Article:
It’s no surprise, but the Detroit Lions’ pass offense lacked aggressiveness to a notable level last season.
Combined a limited quarterback with a lack of viable weapons and then-offensive coordinator Anthony Lynn going bland offensively based on those things, and you have the Detroit Lions‘ passing game for a big chunk of last season.
Jared Goff knew who his two best options were before Amon-Ra St. Brown emerged late in the season when they both missed time–T.J. Hockenson and D’Andre Swift–and he targeted them heavily. But a tight end and a running back being your top two pass catchers necessarily means shorter passes the majority of the time, for better or at times worse.
Goff’s numbers, including yards per attempt and such, improved when Lynn’s role was reduced and Ben Johnson (now the offensive coordinator) became passing game coordinator after the bye last season. But it wasn’t enough to change one season-long metric for the Detroit pass offense.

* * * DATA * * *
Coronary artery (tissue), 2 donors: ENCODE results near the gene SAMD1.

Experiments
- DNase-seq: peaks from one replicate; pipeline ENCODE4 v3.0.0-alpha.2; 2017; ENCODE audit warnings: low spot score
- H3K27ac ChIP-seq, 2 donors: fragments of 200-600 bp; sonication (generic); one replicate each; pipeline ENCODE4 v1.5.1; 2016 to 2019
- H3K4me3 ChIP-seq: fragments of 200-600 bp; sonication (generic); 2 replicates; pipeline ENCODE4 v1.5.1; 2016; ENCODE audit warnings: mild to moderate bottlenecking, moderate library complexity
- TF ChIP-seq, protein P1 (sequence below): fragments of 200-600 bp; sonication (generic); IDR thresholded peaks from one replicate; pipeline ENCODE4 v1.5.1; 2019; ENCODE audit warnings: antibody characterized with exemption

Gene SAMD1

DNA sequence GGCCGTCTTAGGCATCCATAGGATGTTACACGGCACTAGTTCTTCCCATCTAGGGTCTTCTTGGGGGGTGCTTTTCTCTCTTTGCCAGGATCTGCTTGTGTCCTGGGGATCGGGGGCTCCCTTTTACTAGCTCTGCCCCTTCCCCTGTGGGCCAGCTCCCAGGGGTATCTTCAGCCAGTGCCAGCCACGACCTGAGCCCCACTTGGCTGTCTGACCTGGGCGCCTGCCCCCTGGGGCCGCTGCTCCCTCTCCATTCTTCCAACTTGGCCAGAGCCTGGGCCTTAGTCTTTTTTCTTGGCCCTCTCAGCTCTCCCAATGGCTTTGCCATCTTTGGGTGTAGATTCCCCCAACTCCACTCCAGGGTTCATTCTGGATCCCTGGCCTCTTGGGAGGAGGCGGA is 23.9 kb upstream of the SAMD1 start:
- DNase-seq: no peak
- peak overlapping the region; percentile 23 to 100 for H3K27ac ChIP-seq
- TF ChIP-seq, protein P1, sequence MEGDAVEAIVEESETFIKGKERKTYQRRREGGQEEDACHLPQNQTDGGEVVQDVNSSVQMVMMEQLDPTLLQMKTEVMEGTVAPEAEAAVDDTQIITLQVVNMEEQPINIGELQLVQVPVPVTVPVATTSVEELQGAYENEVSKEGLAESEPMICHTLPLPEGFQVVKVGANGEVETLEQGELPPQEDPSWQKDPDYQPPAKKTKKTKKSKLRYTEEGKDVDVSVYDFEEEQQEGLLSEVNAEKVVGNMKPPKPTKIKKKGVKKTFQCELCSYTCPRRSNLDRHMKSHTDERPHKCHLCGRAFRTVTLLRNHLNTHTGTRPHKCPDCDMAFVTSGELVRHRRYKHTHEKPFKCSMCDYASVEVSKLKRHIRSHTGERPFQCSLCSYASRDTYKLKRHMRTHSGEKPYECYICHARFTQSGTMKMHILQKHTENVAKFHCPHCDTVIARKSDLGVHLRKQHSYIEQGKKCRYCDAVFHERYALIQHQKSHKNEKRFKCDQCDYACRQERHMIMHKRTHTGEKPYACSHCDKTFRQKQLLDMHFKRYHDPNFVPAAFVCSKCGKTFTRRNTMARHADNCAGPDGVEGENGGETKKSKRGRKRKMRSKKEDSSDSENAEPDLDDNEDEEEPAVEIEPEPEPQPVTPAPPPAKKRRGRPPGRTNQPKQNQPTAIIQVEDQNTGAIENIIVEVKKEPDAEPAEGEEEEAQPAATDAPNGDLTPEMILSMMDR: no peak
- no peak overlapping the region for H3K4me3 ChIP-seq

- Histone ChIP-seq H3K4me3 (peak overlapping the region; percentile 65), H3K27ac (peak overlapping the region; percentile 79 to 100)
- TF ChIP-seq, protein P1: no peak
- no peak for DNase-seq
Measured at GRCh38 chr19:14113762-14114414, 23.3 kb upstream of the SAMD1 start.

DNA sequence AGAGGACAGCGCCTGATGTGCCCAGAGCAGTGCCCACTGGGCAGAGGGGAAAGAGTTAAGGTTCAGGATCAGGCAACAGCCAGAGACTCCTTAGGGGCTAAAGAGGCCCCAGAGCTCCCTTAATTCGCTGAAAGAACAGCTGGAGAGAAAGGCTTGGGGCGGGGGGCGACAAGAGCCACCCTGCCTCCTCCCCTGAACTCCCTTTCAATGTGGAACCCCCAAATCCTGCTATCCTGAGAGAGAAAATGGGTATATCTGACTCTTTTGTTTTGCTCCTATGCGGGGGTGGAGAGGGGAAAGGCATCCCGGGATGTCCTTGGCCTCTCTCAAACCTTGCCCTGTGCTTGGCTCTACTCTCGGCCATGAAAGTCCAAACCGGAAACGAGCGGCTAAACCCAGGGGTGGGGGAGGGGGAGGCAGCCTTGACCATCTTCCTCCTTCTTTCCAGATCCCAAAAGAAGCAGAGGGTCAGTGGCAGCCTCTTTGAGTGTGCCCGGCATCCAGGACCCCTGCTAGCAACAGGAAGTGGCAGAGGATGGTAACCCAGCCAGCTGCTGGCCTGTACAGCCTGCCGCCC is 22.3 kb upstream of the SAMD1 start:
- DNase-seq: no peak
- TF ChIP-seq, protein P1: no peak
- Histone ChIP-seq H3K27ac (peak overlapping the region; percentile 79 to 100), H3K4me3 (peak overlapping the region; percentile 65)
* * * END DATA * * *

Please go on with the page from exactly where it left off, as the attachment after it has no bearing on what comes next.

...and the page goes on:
Detroit Lions’ passing game practically lapped the field in bad metric
The Lions threw short of the sticks 65% of the time last season, higher than any other team by a mile (the Panthers were next at 54%). Getting more aggressive in that department will be one of many areas needed to turn this team around.
Combined throwing short of the first down sticks so much, by necessity or otherwise, and a general lack of YAC upon completion of the throws, and you have a driving force behind the league’s second-worst third down conversion rate last year (34.7 percent).
With the additions of DJ Chark and Jameson Williams (once he’s healthy), along with a full season with St. Brown in a prominent role, and the Lions’ should be able to stretch the field more, strain defenses, more easily throw past the sticks and move the chains far more effectively this year. But Goff will have to hold up his end of the equation.